And finally, there is a movement right here in Connecticut around our Go Back to Get Ahead initiative. Board of Regents President Gray is committed to moving this project forward. In early Spring we hope to release letters to 100,000 Connecticut residents with credits from ConnSCU institutions but no credential. Charter Oak will be responsible for moving these students forward toward successful degree completion.

You might ask, what does all this activity have to do with me? Well, it’s all designed to keep Charter Oak at the leading edge of higher education, and in the minds of those who award grants for new initiatives and funding. These efforts are part of our commitment to making college available and affordable to as many adults as possible.

So you can see that there is a great deal of work ahead of us. If we perform as I know we can, you should see us in the news, our student enrollments should increase, and our approach to adult education should gain ground in Connecticut and across the nation. This is the work we were invented to do 40 years ago, and we are thrilled to be asked to do it. I will keep you posted. Please drop me an email anytime, I enjoy hearing from you and sharing your progress with the rest of the staff.

Ed Klonoski, President
Charter Oak State College

Tuesday, December 3, 2013

What Does the New Year Hold?

As I begin preparing for the New Year, there are a variety of items I want to share with you. The most important item has to do with the challenges facing the entire higher education landscape. As I have said before, things are getting harder for all of us. There is increasing pressure on colleges to improve our outcomes (both graduation rates and graduate employment), reduce our prices, and increase our enrollments. The world wants us to be faster, cheaper, and better.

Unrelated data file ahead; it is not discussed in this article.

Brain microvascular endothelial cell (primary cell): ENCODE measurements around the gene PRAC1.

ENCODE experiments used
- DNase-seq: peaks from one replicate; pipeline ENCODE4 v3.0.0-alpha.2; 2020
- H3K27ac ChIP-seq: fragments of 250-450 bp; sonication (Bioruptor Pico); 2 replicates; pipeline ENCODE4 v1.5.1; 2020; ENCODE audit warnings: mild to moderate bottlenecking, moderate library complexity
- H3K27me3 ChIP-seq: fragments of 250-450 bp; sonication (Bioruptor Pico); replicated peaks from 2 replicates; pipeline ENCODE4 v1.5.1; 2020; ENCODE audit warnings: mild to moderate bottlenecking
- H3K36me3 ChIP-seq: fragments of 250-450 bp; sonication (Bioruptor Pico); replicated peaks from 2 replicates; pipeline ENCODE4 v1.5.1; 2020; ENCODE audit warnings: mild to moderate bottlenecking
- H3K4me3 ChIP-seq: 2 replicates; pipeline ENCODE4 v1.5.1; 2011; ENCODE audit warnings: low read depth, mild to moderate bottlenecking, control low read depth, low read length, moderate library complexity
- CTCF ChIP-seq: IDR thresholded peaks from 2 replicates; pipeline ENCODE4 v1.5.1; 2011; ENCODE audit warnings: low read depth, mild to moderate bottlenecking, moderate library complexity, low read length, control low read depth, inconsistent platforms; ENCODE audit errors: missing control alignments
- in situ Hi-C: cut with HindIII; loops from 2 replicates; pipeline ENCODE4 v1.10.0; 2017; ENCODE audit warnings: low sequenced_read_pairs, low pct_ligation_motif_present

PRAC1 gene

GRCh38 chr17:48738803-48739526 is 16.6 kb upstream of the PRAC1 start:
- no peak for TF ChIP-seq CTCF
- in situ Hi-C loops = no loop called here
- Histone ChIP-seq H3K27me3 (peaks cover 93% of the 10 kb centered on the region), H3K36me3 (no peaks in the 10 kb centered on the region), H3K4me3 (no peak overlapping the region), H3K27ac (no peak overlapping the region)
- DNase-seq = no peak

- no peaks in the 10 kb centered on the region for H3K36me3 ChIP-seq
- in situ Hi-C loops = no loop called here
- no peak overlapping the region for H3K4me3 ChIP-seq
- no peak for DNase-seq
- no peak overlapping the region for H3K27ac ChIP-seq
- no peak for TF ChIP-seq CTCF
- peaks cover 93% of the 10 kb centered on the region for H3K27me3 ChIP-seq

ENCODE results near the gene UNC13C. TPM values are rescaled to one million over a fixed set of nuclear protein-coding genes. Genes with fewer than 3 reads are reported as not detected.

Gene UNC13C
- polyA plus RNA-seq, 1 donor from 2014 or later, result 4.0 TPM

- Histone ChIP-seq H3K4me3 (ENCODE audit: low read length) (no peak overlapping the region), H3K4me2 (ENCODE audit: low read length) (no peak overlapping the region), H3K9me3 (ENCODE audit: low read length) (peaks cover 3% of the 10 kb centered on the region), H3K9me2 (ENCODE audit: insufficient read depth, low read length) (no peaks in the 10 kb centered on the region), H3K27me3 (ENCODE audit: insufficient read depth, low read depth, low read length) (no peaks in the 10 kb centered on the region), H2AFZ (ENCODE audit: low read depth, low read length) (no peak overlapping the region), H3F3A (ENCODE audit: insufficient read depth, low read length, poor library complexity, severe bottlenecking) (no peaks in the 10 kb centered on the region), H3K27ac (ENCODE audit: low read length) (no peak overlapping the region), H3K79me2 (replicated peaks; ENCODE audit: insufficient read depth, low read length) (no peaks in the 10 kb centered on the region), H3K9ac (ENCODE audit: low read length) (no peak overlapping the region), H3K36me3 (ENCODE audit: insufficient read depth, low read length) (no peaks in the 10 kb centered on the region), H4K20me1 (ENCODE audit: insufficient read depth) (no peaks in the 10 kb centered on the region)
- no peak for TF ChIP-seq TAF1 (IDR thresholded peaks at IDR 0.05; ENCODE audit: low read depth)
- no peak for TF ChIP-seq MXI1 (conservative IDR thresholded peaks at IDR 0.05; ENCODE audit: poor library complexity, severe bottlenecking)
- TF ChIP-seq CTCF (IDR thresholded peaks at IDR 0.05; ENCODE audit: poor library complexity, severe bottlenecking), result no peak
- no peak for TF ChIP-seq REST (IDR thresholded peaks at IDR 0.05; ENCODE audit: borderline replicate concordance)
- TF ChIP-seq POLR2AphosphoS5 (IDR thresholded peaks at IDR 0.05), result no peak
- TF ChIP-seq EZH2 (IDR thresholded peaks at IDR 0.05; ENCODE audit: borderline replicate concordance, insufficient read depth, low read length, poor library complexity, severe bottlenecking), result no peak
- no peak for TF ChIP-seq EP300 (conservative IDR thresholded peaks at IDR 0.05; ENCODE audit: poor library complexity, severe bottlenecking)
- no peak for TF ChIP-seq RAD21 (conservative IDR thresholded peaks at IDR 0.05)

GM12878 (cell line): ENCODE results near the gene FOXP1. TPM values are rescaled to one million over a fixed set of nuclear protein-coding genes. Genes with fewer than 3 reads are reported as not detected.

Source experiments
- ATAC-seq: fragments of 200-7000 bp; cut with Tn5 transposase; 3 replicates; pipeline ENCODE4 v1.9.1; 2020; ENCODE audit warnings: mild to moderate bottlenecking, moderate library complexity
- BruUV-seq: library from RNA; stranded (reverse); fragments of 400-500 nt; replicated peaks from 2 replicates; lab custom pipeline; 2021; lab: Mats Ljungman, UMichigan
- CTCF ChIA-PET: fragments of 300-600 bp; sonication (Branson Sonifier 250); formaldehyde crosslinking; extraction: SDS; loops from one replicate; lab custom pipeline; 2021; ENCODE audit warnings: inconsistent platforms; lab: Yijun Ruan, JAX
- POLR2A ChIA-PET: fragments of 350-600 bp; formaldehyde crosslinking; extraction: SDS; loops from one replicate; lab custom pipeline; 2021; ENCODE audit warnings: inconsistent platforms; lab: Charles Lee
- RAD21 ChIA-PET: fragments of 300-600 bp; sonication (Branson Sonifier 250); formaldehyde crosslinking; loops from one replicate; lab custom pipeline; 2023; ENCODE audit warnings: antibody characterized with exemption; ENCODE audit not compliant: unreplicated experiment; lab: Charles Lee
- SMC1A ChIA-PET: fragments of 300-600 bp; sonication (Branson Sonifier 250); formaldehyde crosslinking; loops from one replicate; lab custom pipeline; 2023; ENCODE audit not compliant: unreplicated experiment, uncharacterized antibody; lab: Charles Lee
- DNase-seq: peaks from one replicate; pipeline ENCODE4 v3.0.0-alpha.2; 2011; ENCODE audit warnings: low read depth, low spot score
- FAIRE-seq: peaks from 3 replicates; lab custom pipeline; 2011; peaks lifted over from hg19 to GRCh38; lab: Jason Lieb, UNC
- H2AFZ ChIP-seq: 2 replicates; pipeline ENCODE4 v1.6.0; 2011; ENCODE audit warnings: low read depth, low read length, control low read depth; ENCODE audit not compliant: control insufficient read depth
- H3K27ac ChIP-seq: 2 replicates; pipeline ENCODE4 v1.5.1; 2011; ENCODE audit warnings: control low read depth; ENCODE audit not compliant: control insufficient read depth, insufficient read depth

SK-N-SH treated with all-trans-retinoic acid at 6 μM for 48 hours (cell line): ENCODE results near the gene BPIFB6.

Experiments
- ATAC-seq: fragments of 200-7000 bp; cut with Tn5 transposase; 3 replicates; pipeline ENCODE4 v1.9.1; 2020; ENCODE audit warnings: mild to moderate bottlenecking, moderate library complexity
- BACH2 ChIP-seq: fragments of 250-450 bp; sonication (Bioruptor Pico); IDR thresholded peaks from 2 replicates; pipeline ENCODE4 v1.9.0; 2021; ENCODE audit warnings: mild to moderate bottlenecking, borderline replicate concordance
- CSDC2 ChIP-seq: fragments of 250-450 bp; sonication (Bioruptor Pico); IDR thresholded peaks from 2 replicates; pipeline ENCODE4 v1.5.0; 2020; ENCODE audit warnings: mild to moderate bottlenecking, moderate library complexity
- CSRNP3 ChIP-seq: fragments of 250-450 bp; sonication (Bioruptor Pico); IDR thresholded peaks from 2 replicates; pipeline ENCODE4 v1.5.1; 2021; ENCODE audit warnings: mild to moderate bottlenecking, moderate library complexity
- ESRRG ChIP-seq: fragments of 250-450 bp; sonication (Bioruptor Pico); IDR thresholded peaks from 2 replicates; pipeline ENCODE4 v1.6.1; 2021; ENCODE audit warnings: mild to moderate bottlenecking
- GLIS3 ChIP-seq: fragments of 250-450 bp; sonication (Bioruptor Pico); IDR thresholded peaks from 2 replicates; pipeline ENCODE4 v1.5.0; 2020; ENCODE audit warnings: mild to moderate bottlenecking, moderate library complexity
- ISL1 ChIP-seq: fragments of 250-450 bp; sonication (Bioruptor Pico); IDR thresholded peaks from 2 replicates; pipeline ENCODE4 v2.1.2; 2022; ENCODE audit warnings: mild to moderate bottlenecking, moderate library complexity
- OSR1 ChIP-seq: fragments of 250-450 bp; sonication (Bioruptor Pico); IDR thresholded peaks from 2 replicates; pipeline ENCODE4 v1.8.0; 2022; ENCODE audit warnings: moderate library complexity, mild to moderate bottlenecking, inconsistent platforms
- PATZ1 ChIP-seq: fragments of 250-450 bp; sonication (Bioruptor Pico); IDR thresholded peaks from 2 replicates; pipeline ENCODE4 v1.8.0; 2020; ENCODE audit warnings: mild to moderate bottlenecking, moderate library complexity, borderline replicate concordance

As you read this, there are four national conversations that I will be participating in that bear on these demands. In early December, I will join the Council for Higher Education Accreditation's new Commission On Quality Assurance and Alternative Higher Education. My role will be talk about non-collegiate assessments (badges and CCAP). Then in January I have been asked to deliver a plenary session at CHEA's annual conference called Innovation, Disruption and the Status Quo: What Do We Want for Accreditation? My talk will be about Education Without College: What Is It? Is It Desirable? Can It Last? In mid-December I have been asked to participate in a conversation about the link between college and employers by the Aspen Institute. And in early February I will be on a panel at the EDUCAUSE conference in New Orleans to discuss Strategic Innovation and Institutional collaboration.